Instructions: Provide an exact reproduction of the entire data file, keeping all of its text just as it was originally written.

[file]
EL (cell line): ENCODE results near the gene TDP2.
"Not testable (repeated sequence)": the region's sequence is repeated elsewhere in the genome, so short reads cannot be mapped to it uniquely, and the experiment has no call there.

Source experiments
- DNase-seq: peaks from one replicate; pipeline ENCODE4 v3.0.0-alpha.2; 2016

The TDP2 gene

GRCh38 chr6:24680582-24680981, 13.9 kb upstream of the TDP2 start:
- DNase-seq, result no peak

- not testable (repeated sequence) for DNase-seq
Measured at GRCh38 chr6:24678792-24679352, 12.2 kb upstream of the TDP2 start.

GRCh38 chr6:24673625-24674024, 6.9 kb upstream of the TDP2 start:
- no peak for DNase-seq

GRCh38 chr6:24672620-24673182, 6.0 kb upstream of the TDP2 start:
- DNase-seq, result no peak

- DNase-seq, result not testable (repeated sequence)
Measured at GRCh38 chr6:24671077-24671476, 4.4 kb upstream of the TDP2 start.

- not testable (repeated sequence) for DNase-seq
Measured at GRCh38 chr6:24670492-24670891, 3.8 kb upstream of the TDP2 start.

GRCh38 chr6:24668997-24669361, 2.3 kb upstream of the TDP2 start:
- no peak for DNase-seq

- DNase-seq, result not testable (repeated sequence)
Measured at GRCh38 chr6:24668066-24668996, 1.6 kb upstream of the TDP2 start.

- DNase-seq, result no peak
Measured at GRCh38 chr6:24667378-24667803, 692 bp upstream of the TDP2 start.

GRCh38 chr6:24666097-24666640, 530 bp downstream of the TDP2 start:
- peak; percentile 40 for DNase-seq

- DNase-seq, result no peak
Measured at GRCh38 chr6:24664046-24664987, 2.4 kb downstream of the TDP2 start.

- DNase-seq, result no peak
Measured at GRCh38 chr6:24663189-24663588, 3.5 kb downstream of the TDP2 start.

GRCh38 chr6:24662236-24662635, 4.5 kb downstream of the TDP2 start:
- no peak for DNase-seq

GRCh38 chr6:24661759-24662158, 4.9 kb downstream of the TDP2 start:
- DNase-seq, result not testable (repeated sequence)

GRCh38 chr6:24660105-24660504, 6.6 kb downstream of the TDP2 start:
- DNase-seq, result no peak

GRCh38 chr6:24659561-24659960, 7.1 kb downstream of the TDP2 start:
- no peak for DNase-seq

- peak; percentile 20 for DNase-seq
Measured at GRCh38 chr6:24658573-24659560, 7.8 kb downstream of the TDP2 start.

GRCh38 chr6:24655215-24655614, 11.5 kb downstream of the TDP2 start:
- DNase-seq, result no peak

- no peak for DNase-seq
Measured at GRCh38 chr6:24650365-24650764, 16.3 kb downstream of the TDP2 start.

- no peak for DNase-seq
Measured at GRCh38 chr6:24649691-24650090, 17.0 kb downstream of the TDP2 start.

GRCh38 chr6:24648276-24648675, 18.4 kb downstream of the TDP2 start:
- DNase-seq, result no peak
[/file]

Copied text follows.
EL (cell line): ENCODE results near the gene TDP2.
"Not testable (repeated sequence)": the region's sequence is repeated elsewhere in the genome, so short reads cannot be mapped to it uniquely, and the experiment has no call there.

Source experiments
- DNase-seq: peaks from one replicate; pipeline ENCODE4 v3.0.0-alpha.2; 2016

The TDP2 gene

GRCh38 chr6:24680582-24680981, 13.9 kb upstream of the TDP2 start:
- DNase-seq, result no peak

- not testable (repeated sequence) for DNase-seq
Measured at GRCh38 chr6:24678792-24679352, 12.2 kb upstream of the TDP2 start.

GRCh38 chr6:24673625-24674024, 6.9 kb upstream of the TDP2 start:
- no peak for DNase-seq

GRCh38 chr6:24672620-24673182, 6.0 kb upstream of the TDP2 start:
- DNase-seq, result no peak

- DNase-seq, result not testable (repeated sequence)
Measured at GRCh38 chr6:24671077-24671476, 4.4 kb upstream of the TDP2 start.

- not testable (repeated sequence) for DNase-seq
Measured at GRCh38 chr6:24670492-24670891, 3.8 kb upstream of the TDP2 start.

GRCh38 chr6:24668997-24669361, 2.3 kb upstream of the TDP2 start:
- no peak for DNase-seq

- DNase-seq, result not testable (repeated sequence)
Measured at GRCh38 chr6:24668066-24668996, 1.6 kb upstream of the TDP2 start.

- DNase-seq, result no peak
Measured at GRCh38 chr6:24667378-24667803, 692 bp upstream of the TDP2 start.

GRCh38 chr6:24666097-24666640, 530 bp downstream of the TDP2 start:
- peak; percentile 40 for DNase-seq

- DNase-seq, result no peak
Measured at GRCh38 chr6:24664046-24664987, 2.4 kb downstream of the TDP2 start.

- DNase-seq, result no peak
Measured at GRCh38 chr6:24663189-24663588, 3.5 kb downstream of the TDP2 start.

GRCh38 chr6:24662236-24662635, 4.5 kb downstream of the TDP2 start:
- no peak for DNase-seq

GRCh38 chr6:24661759-24662158, 4.9 kb downstream of the TDP2 start:
- DNase-seq, result not testable (repeated sequence)

GRCh38 chr6:24660105-24660504, 6.6 kb downstream of the TDP2 start:
- DNase-seq, result no peak

GRCh38 chr6:24659561-24659960, 7.1 kb downstream of the TDP2 start:
- no peak for DNase-seq

- peak; percentile 20 for DNase-seq
Measured at GRCh38 chr6:24658573-24659560, 7.8 kb downstream of the TDP2 start.

GRCh38 chr6:24655215-24655614, 11.5 kb downstream of the TDP2 start:
- DNase-seq, result no peak

- no peak for DNase-seq
Measured at GRCh38 chr6:24650365-24650764, 16.3 kb downstream of the TDP2 start.

- no peak for DNase-seq
Measured at GRCh38 chr6:24649691-24650090, 17.0 kb downstream of the TDP2 start.

GRCh38 chr6:24648276-24648675, 18.4 kb downstream of the TDP2 start:
- DNase-seq, result no peak